As I’ve mentioned, noodles were pretty much a staple for me throughout my stay in Japan. Not only are they often vegan, or at the very least vegetarian, but they are also cheap, delicious, and available pretty much anywhere. My favorite types of noodles were what they called te uchi,or in other words, handmade. Everything is done by hand — kneading the dough, rolling it out, and then slicing each noodle with a knife. This process gives the udon or soba a thicker, heartier texture than usual.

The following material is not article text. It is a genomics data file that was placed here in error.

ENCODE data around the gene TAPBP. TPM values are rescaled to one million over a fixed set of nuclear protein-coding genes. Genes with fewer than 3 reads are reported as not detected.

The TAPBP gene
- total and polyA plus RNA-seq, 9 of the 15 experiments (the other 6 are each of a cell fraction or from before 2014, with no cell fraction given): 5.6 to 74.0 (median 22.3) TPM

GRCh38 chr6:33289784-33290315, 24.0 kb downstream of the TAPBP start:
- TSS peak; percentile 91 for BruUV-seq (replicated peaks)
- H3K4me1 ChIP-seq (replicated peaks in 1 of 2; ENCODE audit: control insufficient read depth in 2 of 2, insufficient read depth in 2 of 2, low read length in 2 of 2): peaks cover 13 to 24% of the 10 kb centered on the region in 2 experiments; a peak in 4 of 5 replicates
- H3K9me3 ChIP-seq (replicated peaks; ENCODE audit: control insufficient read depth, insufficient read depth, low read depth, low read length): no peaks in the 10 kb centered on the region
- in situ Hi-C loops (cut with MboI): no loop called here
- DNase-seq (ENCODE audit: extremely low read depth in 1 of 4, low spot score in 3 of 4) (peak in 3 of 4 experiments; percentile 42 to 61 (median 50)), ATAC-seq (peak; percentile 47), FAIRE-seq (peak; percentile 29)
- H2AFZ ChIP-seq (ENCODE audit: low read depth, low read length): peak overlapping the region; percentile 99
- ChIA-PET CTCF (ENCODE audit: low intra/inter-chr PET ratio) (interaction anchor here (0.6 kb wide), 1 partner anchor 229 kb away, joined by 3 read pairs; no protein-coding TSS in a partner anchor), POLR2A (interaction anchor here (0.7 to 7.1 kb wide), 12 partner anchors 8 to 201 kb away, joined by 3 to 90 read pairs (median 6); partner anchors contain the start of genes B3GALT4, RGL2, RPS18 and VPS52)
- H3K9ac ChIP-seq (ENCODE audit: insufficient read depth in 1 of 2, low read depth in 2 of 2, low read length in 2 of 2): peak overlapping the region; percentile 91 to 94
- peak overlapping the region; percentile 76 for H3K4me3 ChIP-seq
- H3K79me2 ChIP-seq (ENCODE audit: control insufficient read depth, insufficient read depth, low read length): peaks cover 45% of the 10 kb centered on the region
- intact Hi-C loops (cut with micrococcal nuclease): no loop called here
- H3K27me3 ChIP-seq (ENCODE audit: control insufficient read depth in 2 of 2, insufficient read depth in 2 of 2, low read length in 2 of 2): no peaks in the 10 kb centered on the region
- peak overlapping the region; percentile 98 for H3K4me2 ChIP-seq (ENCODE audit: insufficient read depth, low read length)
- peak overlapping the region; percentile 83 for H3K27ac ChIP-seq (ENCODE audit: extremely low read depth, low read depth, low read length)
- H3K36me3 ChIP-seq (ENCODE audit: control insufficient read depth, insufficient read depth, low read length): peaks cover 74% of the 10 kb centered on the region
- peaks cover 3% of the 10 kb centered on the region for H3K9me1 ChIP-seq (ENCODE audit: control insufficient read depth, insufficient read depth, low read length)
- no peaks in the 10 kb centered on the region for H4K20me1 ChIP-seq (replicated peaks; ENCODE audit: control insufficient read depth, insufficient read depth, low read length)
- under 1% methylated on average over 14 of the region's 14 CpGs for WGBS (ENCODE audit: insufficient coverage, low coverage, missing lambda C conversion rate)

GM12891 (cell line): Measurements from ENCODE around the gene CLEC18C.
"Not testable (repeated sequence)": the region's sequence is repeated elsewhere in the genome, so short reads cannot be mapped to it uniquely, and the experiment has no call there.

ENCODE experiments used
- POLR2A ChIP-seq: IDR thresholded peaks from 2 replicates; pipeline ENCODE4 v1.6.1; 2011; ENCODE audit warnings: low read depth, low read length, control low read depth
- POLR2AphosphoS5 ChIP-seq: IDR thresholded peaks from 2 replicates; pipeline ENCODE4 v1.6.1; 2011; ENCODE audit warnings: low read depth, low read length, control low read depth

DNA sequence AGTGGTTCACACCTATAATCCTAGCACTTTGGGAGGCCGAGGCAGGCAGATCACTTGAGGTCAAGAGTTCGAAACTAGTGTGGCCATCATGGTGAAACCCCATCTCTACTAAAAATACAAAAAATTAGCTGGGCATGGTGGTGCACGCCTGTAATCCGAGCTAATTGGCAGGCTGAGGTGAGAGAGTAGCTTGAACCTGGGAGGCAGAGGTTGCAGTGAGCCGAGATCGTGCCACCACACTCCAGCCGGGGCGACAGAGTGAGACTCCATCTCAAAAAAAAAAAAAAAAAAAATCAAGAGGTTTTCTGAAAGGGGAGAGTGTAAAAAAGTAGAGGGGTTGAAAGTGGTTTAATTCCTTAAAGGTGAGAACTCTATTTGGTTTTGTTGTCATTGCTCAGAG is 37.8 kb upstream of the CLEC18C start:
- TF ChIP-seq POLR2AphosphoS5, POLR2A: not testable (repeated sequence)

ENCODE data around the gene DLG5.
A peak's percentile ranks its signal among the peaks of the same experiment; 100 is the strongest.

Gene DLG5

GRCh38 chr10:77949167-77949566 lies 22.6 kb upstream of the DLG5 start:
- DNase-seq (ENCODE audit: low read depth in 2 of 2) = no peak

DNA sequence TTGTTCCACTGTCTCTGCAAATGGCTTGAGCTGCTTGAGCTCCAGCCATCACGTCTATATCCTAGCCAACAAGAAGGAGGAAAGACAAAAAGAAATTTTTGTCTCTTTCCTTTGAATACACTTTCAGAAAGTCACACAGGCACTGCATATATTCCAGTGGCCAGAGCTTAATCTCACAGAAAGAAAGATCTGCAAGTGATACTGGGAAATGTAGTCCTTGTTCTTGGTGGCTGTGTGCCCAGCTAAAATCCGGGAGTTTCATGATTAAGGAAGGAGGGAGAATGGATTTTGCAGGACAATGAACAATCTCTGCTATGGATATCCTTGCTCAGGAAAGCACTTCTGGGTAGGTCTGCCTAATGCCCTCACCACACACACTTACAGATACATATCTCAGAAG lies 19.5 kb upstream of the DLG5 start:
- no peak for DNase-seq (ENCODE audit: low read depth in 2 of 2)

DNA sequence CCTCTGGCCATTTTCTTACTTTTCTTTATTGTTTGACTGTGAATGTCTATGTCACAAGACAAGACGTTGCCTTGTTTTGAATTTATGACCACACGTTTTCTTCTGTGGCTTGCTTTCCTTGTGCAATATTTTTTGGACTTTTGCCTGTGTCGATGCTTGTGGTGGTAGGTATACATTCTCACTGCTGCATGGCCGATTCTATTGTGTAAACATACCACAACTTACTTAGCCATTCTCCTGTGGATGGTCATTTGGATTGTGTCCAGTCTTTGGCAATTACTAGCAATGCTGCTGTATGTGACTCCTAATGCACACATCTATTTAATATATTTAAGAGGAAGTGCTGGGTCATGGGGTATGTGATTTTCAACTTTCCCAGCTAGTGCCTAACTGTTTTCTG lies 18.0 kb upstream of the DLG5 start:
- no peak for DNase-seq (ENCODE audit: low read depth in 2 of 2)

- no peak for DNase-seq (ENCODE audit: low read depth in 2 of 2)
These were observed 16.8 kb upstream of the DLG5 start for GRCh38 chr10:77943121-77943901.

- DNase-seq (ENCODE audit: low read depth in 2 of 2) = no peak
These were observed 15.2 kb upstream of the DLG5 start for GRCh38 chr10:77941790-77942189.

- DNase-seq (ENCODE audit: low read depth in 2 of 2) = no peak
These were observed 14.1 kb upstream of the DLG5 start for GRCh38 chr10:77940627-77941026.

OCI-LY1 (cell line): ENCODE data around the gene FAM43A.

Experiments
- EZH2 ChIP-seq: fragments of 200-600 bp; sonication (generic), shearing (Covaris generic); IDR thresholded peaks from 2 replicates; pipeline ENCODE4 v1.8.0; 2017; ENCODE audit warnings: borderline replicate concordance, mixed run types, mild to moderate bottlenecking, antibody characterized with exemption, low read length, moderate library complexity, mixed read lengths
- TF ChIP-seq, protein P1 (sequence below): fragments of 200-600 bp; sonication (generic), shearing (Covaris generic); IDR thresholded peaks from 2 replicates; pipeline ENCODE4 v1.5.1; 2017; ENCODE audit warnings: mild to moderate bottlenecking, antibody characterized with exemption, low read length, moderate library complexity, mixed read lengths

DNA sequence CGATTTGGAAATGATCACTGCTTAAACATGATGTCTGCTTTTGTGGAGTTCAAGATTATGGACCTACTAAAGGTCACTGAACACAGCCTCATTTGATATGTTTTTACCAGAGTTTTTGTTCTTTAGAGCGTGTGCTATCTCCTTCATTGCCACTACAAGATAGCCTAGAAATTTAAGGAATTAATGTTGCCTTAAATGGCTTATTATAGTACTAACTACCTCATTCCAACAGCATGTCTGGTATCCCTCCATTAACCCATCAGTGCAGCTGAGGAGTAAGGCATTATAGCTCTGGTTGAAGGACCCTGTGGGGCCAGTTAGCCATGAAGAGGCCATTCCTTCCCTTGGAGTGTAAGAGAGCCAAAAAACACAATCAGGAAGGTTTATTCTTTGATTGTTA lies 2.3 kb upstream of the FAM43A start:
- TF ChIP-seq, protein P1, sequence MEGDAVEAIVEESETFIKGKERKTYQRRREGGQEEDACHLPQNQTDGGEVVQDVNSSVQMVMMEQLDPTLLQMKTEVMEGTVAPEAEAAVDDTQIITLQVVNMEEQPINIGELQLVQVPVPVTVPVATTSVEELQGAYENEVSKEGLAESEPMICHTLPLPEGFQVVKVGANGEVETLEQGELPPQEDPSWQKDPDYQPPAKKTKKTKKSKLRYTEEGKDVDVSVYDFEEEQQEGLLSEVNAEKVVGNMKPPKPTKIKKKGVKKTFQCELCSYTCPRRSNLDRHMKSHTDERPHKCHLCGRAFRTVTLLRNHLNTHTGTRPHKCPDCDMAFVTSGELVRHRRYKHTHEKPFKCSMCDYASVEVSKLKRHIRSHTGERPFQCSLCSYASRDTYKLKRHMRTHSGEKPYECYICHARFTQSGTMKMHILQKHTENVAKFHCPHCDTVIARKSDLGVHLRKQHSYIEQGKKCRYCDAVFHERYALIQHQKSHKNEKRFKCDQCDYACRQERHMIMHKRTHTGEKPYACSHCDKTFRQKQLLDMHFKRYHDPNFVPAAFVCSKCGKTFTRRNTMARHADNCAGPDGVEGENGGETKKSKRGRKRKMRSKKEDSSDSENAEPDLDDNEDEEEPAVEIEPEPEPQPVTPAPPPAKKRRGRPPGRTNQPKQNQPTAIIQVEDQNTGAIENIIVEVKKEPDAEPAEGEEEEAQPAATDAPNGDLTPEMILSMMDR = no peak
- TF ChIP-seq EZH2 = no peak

At the first udon restaurant we went to, the noodles were served in this huge wooden tub! We split this between the three of us (we each had our own individual bowls of soup stock). We also ordered some side dishes of tempura.
Another time, I visited a te uchi soba place for lunch. It was a traditional style tatami mat (straw mat) restaurant where we got to sit on cushions on the floor. I ordered a box of soba noodles with buckwheat and sweet potato tempura.